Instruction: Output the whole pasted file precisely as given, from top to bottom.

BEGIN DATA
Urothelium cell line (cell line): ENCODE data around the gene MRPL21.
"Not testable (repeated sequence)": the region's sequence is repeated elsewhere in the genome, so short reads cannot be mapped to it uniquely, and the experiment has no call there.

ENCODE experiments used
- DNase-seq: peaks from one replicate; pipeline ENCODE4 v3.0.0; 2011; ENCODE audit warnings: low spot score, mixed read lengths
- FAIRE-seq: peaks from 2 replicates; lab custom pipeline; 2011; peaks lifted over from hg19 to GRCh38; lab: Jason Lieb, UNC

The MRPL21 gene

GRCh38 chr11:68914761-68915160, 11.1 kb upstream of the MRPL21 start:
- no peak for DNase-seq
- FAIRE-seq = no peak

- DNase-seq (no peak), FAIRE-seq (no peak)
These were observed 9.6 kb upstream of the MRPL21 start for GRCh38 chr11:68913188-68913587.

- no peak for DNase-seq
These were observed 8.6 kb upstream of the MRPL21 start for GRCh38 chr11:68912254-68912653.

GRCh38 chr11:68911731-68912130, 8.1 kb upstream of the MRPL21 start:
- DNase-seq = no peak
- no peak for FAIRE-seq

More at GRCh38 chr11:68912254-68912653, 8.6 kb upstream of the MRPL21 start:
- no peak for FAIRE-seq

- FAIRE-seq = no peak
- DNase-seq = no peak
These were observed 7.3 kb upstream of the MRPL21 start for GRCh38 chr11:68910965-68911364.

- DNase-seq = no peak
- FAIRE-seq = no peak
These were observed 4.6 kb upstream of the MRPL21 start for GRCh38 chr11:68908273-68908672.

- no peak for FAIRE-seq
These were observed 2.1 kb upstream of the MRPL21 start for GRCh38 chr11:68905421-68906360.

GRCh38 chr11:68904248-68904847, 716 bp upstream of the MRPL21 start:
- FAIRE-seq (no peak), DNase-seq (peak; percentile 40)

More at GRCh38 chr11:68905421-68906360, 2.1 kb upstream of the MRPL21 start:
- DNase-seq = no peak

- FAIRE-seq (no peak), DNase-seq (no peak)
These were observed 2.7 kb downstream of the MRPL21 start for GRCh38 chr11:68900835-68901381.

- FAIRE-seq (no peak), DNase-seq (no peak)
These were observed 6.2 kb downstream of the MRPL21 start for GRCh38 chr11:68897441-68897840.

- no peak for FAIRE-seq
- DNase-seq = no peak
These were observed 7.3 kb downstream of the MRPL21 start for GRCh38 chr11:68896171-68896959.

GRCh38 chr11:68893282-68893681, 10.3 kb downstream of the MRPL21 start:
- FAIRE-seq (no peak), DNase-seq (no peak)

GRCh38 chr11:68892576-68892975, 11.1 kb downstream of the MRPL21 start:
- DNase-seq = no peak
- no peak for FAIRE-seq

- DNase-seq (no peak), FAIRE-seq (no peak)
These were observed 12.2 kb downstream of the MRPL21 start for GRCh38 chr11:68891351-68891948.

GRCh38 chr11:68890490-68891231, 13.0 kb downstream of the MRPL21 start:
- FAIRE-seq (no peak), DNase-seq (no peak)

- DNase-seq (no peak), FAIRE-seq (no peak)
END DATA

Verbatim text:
Urothelium cell line (cell line): ENCODE data around the gene MRPL21.
"Not testable (repeated sequence)": the region's sequence is repeated elsewhere in the genome, so short reads cannot be mapped to it uniquely, and the experiment has no call there.

ENCODE experiments used
- DNase-seq: peaks from one replicate; pipeline ENCODE4 v3.0.0; 2011; ENCODE audit warnings: low spot score, mixed read lengths
- FAIRE-seq: peaks from 2 replicates; lab custom pipeline; 2011; peaks lifted over from hg19 to GRCh38; lab: Jason Lieb, UNC

The MRPL21 gene

GRCh38 chr11:68914761-68915160, 11.1 kb upstream of the MRPL21 start:
- no peak for DNase-seq
- FAIRE-seq = no peak

- DNase-seq (no peak), FAIRE-seq (no peak)
These were observed 9.6 kb upstream of the MRPL21 start for GRCh38 chr11:68913188-68913587.

- no peak for DNase-seq
These were observed 8.6 kb upstream of the MRPL21 start for GRCh38 chr11:68912254-68912653.

GRCh38 chr11:68911731-68912130, 8.1 kb upstream of the MRPL21 start:
- DNase-seq = no peak
- no peak for FAIRE-seq

More at GRCh38 chr11:68912254-68912653, 8.6 kb upstream of the MRPL21 start:
- no peak for FAIRE-seq

- FAIRE-seq = no peak
- DNase-seq = no peak
These were observed 7.3 kb upstream of the MRPL21 start for GRCh38 chr11:68910965-68911364.

- DNase-seq = no peak
- FAIRE-seq = no peak
These were observed 4.6 kb upstream of the MRPL21 start for GRCh38 chr11:68908273-68908672.

- no peak for FAIRE-seq
These were observed 2.1 kb upstream of the MRPL21 start for GRCh38 chr11:68905421-68906360.

GRCh38 chr11:68904248-68904847, 716 bp upstream of the MRPL21 start:
- FAIRE-seq (no peak), DNase-seq (peak; percentile 40)

More at GRCh38 chr11:68905421-68906360, 2.1 kb upstream of the MRPL21 start:
- DNase-seq = no peak

- FAIRE-seq (no peak), DNase-seq (no peak)
These were observed 2.7 kb downstream of the MRPL21 start for GRCh38 chr11:68900835-68901381.

- FAIRE-seq (no peak), DNase-seq (no peak)
These were observed 6.2 kb downstream of the MRPL21 start for GRCh38 chr11:68897441-68897840.

- no peak for FAIRE-seq
- DNase-seq = no peak
These were observed 7.3 kb downstream of the MRPL21 start for GRCh38 chr11:68896171-68896959.

GRCh38 chr11:68893282-68893681, 10.3 kb downstream of the MRPL21 start:
- FAIRE-seq (no peak), DNase-seq (no peak)

GRCh38 chr11:68892576-68892975, 11.1 kb downstream of the MRPL21 start:
- DNase-seq = no peak
- no peak for FAIRE-seq

- DNase-seq (no peak), FAIRE-seq (no peak)
These were observed 12.2 kb downstream of the MRPL21 start for GRCh38 chr11:68891351-68891948.

GRCh38 chr11:68890490-68891231, 13.0 kb downstream of the MRPL21 start:
- FAIRE-seq (no peak), DNase-seq (no peak)

- DNase-seq (no peak), FAIRE-seq (no peak)